From: Chuck Simmons
Organization: You jest.
X-Mailer: Mozilla 4.61 [en] (X11; U; Linux 2.0.33 i586)
Subject: Re: Speaker phase and current vs voltage drive
Date: Tue, 29 Oct 2002 13:31:14 GMT
NNTP-Posting-Date: Tue, 29 Oct 2002 05:31:14 PST
John Woodgate wrote:
> I read in sci.electronics.design that Chuck Simmons
> wrote (in <3DBDDB69.3D30001F@webaccess.net>)
> about 'Speaker phase and current vs voltage drive', on Tue, 29 Oct 2002:
> >I think it was Oswald at IBM who came up with
> >the idea of improving mechanical response by the use of a shorted turn.
> The pole-pieces of a moving-coil loudspeaker act as shorted-turns as
> well, but not very low-resistance ones. In order to reduce voice-coil
> inductance, which restricts high-frequency response by causing a rising
> impedance, the centre pole-piece may be thickly copper-plated or be
> encircled by an aluminium (typically) ring.
Interesting. I have never disected a speaker with a shorted turn but I
have never disected expensive ones. In the disk drive motors, the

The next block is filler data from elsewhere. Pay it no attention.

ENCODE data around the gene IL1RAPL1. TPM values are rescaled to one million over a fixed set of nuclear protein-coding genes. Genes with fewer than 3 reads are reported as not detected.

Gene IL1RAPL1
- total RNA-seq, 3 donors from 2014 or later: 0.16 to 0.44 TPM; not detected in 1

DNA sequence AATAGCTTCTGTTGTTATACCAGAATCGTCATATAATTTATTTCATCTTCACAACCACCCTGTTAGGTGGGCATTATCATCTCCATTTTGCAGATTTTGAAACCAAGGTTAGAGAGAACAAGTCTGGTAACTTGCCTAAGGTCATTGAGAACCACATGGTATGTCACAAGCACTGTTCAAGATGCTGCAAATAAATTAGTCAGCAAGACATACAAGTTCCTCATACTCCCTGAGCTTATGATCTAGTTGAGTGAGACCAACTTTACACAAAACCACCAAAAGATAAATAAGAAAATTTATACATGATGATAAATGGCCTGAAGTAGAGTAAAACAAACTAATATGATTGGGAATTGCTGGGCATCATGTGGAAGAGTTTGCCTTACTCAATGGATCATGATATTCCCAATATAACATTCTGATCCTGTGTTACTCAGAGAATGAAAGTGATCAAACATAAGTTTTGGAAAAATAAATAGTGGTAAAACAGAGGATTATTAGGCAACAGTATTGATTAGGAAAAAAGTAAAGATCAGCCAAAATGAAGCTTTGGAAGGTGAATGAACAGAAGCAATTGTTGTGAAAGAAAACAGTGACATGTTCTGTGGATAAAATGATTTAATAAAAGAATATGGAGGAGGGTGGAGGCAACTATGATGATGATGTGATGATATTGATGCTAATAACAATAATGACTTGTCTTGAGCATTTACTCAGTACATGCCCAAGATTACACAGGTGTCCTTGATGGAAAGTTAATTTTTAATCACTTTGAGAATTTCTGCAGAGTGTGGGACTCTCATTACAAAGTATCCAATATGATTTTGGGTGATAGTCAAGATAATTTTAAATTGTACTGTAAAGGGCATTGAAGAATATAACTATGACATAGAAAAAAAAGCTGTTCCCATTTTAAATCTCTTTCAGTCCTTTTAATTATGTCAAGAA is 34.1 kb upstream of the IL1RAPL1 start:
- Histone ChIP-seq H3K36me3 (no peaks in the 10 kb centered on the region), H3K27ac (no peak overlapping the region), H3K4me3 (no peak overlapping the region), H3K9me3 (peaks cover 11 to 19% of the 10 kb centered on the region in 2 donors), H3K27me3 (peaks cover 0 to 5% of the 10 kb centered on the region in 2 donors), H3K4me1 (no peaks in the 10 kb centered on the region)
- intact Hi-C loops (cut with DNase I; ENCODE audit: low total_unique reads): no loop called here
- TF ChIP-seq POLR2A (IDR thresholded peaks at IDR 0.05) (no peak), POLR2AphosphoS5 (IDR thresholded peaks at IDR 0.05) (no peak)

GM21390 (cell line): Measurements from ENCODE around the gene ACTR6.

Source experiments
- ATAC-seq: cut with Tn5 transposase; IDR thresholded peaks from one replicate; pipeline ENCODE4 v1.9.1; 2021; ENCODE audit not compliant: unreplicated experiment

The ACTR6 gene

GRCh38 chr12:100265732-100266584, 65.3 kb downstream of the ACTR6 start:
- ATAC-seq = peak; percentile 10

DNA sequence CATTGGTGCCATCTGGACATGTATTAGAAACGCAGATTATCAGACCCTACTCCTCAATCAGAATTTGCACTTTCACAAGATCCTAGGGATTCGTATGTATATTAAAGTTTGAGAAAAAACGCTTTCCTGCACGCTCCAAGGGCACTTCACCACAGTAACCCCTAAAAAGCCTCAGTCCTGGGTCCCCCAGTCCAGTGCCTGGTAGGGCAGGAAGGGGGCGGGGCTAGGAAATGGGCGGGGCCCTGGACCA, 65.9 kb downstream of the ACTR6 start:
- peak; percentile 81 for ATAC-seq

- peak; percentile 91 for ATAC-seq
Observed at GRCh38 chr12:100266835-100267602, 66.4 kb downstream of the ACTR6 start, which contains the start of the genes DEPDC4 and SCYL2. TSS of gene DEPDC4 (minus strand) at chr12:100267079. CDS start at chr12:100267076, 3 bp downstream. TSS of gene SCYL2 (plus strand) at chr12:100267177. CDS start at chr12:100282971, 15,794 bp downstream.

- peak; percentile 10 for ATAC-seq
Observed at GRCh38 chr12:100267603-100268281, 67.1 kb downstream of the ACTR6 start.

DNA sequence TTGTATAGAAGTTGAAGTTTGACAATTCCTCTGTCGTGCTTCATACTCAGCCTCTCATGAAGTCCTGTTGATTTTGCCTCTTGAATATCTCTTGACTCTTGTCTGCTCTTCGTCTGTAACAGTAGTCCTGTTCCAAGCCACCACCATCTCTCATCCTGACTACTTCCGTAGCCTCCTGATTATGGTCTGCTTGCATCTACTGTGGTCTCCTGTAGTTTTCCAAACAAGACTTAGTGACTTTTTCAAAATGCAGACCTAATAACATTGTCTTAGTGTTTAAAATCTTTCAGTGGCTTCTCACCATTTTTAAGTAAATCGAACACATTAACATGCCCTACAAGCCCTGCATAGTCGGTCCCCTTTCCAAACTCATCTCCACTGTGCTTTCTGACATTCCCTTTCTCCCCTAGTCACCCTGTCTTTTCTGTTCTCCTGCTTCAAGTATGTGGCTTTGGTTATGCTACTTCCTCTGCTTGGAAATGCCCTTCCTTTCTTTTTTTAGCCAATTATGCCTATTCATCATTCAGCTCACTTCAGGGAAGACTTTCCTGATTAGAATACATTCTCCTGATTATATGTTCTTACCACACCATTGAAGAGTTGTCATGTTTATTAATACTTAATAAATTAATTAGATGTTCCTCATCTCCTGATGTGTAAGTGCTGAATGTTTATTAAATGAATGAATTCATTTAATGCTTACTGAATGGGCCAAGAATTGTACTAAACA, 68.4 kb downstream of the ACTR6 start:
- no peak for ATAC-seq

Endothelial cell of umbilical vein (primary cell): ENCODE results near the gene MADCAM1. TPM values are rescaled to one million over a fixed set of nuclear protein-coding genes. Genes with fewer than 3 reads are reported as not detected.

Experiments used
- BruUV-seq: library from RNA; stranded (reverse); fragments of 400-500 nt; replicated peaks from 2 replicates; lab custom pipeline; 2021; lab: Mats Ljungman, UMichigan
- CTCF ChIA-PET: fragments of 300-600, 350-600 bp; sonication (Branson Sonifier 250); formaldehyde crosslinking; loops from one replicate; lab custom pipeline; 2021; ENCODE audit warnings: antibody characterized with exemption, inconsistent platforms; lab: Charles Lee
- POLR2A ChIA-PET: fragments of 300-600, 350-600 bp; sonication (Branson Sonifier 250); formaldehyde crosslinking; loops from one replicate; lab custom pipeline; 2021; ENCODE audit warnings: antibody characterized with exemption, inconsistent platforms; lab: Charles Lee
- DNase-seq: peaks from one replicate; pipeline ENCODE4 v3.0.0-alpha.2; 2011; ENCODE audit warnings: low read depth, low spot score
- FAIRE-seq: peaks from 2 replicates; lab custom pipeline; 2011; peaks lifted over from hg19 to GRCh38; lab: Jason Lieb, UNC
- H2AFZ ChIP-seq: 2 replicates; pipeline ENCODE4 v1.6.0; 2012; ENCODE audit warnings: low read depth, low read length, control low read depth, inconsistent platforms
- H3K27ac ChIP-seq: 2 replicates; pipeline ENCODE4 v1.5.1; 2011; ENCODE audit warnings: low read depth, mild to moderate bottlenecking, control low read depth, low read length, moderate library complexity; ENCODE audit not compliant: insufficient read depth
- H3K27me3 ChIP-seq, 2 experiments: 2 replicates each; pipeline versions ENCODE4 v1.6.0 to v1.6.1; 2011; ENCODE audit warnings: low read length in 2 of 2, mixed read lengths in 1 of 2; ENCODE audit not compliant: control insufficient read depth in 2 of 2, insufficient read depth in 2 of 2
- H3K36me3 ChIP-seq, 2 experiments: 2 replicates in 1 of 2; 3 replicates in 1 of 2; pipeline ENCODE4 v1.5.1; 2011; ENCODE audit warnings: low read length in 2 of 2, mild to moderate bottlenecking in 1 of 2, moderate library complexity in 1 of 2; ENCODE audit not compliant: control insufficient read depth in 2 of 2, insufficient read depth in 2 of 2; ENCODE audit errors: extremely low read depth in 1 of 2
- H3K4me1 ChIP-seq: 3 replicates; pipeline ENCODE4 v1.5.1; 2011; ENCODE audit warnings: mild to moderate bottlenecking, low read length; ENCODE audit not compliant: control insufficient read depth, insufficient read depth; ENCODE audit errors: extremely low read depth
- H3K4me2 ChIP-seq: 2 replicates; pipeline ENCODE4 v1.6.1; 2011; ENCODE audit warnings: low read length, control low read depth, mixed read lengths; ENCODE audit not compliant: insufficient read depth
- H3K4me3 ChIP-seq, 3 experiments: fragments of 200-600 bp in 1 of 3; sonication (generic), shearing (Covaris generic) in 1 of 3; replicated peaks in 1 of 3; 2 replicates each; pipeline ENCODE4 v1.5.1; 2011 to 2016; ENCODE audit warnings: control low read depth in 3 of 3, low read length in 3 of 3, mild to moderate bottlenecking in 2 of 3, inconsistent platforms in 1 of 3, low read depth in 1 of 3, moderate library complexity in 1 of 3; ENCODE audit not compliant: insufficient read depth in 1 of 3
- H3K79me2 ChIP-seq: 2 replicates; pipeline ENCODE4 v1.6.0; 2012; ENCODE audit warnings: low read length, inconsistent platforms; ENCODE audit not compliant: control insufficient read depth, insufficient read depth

shorted turn was a long copper sleeve in linear voice coil motors. In
rotary voice coil actuators I have not seen it done. This appears to be
because mechanical response is dominated by moment of inertia rather
than current rise. Of course at one time, high voltages were available
for the actuators and high force constants were used. These days, the
available drive voltage is low and very low motor constants are
required. This means the coil inductance is low as well.
... The times have been,
That, when the brains were out,
the man would die. ... Macbeth
Chuck Simmons email@example.com